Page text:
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Just when I thought I’d vanquished this beast (see the most recent Jockology column, “Statistics Canada says being overweight makes you live longer. Should I stop exercising?“), TIME magazine comes out with a cover story called “Why Exercise Won’t Make You Thin” that has been making waves. The author, John Cloud, sifts (somewhat selectively) through several decades of research, and reaches the following conclusion:

In short, it’s what you eat, not how hard you try to work it off, that matters more in losing weight. You should exercise to improve your health, but be warned: fiery spurts of vigorous exercise could lead to weight gain. I love how exercise makes me feel, but tomorrow I might skip the VersaClimber — and skip the blueberry bar that is my usual postexercise reward

The piece has already spawned numerous rebuttals (see this one from Obesity Panacea), along with complaints of misinterpretation from one of the scientists cited. My thoughts? The research he discusses isn’t actually that controversial. For instance, the idea that exercise will actually make you consume more calories than you burn off has been debated for years. (Here‘s a Jockology column I wrote on whether post-exercise eating negates the benefits of exercise.) There are lots of questions that scientists still haven’t nailed down about how diet and activity levels interact to influence health.

What’s way out of whack with Cloud’s article is the conclusion he draws. Somehow the fact that regular exercise doesn’t automatically cause people to lose large amounts of weight gets twisted into an attention-grabbing warning that exercise might actually cause you to gain weight. Where’s the evidence supporting this bold claim? Nowhere. Basically, it reads like the kind of story that has a “bold, counterintuitive” claim that was agreed on at an editorial meeting long before anyone actually did any research.

Doping at the old folks’ home

THANK YOU FOR VISITING SWEATSCIENCE.COM!

As of September 2017, new Sweat Science columns are being published at www.outsideonline.com/sweatscience. Check out my bestselling new book on the science of endurance, ENDURE: Mind, Body, and the Curiously Elastic Limits of Human Performance, published in February 2018 with a foreword by Malcolm Gladwell.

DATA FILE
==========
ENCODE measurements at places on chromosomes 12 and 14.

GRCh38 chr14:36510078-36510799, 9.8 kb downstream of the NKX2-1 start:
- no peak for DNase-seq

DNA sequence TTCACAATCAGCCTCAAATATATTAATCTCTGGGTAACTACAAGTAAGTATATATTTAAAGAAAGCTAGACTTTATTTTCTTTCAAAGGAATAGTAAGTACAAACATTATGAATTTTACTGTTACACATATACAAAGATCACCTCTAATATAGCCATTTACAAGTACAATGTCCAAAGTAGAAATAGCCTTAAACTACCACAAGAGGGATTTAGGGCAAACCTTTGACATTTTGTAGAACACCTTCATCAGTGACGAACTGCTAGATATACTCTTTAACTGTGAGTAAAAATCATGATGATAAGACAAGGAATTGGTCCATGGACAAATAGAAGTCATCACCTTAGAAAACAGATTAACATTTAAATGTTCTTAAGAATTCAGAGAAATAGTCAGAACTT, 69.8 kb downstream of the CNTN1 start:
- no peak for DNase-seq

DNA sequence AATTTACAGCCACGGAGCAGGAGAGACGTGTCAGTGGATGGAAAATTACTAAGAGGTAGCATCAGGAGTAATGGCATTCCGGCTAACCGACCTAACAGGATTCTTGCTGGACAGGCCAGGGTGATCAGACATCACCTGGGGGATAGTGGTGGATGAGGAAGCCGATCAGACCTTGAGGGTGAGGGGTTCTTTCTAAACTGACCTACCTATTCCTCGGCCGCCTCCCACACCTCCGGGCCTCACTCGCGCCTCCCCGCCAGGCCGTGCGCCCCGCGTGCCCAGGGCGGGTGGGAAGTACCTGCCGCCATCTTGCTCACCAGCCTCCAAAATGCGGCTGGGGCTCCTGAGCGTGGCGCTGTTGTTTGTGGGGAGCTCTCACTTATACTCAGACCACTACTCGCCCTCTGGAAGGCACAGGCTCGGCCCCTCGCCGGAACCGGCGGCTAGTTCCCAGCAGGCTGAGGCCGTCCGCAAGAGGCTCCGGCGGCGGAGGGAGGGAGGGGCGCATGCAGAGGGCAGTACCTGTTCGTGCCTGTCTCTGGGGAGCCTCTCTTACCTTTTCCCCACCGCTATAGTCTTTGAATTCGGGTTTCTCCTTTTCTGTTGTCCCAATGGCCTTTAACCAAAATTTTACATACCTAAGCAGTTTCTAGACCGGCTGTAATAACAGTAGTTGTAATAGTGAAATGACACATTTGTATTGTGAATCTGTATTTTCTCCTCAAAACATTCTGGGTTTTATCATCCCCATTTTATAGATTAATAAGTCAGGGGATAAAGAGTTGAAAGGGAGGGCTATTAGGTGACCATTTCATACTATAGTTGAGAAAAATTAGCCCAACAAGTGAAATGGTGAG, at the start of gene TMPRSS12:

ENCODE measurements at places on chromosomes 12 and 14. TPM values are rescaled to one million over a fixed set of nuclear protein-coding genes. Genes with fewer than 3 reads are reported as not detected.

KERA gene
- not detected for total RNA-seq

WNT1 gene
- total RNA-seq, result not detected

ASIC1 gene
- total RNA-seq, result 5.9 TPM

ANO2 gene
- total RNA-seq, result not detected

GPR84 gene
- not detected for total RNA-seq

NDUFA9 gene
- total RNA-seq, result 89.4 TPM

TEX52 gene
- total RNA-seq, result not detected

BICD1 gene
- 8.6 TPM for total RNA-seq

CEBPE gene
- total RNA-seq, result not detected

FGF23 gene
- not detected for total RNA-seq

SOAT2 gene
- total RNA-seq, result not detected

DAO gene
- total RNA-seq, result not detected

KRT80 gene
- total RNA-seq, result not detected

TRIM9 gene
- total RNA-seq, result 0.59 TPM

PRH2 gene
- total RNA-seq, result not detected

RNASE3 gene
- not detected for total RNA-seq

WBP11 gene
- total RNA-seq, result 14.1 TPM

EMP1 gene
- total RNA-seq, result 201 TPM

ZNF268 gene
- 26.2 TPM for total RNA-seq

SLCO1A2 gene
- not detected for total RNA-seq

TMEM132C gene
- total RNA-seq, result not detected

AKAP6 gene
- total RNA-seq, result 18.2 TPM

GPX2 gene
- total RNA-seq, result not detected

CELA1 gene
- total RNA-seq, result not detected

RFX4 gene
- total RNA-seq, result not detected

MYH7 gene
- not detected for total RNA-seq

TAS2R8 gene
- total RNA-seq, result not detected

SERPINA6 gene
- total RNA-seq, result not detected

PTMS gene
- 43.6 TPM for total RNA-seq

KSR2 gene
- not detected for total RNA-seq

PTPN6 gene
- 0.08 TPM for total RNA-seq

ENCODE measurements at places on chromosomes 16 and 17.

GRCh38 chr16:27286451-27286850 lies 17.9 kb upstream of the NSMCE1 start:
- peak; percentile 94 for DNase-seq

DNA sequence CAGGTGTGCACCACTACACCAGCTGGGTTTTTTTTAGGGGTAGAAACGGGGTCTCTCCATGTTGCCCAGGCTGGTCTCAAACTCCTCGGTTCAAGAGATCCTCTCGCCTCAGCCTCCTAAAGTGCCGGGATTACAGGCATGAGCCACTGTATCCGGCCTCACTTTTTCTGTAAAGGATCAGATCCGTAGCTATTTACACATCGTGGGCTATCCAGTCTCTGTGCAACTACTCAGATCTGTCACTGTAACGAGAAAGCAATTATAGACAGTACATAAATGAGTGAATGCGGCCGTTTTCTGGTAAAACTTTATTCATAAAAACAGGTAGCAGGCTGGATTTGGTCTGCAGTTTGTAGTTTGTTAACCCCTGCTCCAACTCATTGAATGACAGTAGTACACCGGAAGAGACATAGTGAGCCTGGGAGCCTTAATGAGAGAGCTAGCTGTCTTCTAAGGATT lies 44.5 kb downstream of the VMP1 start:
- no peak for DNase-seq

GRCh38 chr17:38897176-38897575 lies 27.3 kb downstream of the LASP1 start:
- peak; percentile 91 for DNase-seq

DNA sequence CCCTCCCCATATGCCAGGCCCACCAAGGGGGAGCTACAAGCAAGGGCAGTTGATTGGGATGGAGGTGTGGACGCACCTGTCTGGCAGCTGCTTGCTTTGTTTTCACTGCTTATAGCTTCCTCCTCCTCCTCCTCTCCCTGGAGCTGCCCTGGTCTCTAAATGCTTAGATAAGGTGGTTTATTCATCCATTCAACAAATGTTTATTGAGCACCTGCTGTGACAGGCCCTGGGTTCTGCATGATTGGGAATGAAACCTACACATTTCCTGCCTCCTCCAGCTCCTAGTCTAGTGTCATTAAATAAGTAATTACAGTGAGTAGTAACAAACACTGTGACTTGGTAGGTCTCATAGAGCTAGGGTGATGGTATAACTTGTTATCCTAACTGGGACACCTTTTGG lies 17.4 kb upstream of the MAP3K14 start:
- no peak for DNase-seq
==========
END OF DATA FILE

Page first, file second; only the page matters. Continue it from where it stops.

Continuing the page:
- Alex Hutchinson (@sweatscience)

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There’s a fun article by John Leland in the New York Times looking at drug use among masters track and field athletes:

In his apartment outside Philadelphia, Frank Levine pulled a list of prescription medications from his refrigerator, his hands shaking slightly. There was metformin HCl and glipizide for his diabetes; lisinopril for his blood pressure; and Viagra.

“I need it,” he said recently.

Mr. Levine, who is 95 and has had operations on both knees, in June set the American record in the 400-meter dash for men ages 95 to 99…

Leland interviews a few athletes who suspect that some people are dipping into banned drugs in order to win prizes in advanced age groups. It’s hard to imagine an 80-year-old shot-putter injecting himself with steroids, but I guess we should never underestimate the power of human vanity. The grey area, as the article points out, is that there are plenty of performance enhancing drugs that also have real therapeutic benefits — and the older you get, the greater the chance that you’re legitimately being prescribed one of these drugs.

Fatty foods hurt memory and exercise

THANK YOU FOR VISITING SWEATSCIENCE.COM!

As of September 2017, new Sweat Science columns are being published at www.outsideonline.com/sweatscience. Check out my bestselling new book on the science of endurance, ENDURE: Mind, Body, and the Curiously Elastic Limits of Human Performance, published in February 2018 with a foreword by Malcolm Gladwell.

- Alex Hutchinson (@sweatscience)

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It may be true that carrying a few extra pounds isn’t the end of the world. But that doesn’t mean fat is innocuous: Tara Parker-Pope has an article about some very interesting experiments in rats that show a clear and rapid effect of eating fatty foods.

[T]he new research shows how indulging in fatty foods over the course of a few days can affect the brain and body long before the extra pounds show up…

“We expected to see changes, but maybe not so dramatic and not in such a short space of time,’’ said Andrew Murray, the study’s lead author and a lecturer in physiology at Cambridge University in Britain. “It was really striking how quickly these effects happened.’’

The same group has done similar experiments on people, though the results have yet to be published. It’s an interesting article, definitely worth a read.